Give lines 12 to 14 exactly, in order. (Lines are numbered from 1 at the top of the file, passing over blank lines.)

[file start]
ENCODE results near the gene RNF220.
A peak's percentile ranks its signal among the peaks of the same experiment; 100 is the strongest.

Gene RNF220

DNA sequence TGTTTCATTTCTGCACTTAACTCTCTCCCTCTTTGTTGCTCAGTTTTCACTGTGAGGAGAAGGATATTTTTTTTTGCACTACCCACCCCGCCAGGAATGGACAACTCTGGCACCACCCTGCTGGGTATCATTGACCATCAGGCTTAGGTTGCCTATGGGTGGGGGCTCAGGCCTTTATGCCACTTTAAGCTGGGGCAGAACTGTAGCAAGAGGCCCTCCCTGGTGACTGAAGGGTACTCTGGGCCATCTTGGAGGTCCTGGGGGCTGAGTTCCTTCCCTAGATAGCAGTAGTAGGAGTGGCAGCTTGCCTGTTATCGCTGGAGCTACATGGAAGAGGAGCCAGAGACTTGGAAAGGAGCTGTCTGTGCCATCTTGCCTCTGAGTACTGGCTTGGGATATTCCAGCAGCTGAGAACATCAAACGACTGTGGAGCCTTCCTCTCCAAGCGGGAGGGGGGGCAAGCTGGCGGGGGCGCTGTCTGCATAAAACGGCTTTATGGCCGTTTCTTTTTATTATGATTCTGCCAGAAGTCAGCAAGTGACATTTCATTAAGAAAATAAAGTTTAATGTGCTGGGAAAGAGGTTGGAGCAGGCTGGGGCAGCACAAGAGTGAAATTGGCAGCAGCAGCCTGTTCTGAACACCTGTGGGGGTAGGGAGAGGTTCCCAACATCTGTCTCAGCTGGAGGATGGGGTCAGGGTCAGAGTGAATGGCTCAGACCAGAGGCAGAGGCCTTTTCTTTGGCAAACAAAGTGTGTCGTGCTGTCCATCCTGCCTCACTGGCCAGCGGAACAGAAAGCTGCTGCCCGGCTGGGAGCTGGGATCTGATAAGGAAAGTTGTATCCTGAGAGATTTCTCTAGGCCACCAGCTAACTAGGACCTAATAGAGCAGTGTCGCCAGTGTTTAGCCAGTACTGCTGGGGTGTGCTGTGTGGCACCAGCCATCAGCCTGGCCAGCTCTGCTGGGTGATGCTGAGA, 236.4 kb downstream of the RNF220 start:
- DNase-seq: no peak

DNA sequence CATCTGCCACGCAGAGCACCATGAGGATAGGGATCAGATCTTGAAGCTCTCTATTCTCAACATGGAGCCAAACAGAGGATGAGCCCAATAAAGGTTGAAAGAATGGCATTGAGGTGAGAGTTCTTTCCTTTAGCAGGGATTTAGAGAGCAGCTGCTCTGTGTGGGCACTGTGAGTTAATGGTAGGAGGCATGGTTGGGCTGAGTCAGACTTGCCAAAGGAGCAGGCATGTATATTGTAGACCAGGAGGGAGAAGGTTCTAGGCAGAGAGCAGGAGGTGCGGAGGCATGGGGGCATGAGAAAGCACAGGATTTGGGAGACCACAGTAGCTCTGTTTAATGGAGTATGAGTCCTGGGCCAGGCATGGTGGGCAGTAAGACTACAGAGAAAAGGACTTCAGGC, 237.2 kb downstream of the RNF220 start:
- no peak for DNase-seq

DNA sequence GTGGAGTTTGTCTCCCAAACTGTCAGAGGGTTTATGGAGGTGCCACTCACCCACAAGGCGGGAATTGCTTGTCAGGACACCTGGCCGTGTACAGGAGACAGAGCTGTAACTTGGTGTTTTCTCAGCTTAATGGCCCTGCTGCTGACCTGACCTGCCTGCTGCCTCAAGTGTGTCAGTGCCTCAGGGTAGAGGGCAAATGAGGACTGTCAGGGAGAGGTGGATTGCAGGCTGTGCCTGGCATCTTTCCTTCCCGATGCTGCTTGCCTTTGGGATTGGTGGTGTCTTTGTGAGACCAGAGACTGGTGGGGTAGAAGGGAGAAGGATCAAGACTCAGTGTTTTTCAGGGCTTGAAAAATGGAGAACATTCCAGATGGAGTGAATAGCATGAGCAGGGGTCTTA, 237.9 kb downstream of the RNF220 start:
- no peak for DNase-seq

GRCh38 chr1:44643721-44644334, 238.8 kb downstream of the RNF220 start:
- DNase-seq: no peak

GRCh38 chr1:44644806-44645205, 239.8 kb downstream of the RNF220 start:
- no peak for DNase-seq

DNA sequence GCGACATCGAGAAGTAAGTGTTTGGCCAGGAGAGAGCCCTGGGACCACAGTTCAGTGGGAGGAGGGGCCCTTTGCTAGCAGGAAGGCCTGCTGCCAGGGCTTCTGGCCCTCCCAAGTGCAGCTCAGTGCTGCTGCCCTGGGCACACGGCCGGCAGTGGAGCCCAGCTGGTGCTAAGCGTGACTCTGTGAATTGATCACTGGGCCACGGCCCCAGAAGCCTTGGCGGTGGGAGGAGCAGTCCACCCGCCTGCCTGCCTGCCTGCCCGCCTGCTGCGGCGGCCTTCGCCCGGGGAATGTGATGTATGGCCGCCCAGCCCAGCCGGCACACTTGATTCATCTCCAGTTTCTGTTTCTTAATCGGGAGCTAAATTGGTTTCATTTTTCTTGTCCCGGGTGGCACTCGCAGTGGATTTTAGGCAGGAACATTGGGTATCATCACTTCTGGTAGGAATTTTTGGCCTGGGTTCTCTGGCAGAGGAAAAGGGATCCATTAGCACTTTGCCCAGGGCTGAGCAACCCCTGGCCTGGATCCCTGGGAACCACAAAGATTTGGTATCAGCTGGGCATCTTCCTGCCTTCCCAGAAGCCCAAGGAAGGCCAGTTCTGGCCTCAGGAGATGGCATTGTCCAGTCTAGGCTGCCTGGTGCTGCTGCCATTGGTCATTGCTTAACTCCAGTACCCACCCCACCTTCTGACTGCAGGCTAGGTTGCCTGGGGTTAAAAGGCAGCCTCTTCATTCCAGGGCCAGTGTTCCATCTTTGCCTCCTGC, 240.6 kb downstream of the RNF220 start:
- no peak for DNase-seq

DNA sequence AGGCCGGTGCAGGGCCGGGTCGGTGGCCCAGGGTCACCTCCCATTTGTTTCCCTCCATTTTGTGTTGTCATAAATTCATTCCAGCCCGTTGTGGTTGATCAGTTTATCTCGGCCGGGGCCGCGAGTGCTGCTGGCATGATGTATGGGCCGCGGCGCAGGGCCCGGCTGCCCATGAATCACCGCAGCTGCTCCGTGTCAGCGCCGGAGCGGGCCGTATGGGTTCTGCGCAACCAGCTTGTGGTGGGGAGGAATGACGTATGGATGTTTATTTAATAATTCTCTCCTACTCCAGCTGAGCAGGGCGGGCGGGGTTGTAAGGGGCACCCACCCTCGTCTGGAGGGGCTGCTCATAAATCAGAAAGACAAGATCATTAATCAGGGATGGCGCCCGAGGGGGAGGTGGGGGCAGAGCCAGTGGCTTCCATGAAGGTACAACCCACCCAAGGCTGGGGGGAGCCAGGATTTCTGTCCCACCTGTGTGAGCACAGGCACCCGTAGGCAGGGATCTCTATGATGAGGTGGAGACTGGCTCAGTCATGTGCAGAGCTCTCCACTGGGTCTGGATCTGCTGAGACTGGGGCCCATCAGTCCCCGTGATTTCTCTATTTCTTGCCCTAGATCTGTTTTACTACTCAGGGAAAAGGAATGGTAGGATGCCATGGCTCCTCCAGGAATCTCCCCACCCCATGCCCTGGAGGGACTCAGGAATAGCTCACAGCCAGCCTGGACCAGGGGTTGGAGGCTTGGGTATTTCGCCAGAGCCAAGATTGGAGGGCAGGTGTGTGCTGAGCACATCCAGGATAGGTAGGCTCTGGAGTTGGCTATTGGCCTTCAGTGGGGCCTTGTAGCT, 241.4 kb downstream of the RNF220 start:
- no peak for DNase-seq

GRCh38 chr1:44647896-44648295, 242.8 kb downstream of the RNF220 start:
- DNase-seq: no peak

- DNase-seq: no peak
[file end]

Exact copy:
GRCh38 chr1:44644806-44645205, 239.8 kb downstream of the RNF220 start:
- no peak for DNase-seq

DNA sequence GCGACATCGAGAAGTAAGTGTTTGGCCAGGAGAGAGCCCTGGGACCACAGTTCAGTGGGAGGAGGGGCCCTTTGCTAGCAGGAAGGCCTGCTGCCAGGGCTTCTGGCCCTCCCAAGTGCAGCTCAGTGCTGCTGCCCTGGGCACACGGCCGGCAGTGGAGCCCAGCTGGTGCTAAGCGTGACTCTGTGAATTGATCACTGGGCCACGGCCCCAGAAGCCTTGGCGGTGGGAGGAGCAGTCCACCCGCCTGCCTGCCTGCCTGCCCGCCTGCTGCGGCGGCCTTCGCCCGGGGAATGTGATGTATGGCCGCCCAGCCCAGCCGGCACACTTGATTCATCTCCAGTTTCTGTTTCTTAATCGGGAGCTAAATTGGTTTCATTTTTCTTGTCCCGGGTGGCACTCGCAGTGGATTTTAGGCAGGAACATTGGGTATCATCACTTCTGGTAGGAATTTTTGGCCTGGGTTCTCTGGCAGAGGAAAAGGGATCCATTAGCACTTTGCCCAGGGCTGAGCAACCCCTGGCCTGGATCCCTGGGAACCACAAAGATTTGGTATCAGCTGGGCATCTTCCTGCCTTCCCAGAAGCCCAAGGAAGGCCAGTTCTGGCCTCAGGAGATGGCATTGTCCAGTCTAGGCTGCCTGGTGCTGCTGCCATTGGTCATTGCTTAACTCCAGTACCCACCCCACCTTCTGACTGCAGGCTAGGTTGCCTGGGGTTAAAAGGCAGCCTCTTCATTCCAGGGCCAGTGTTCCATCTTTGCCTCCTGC, 240.6 kb downstream of the RNF220 start: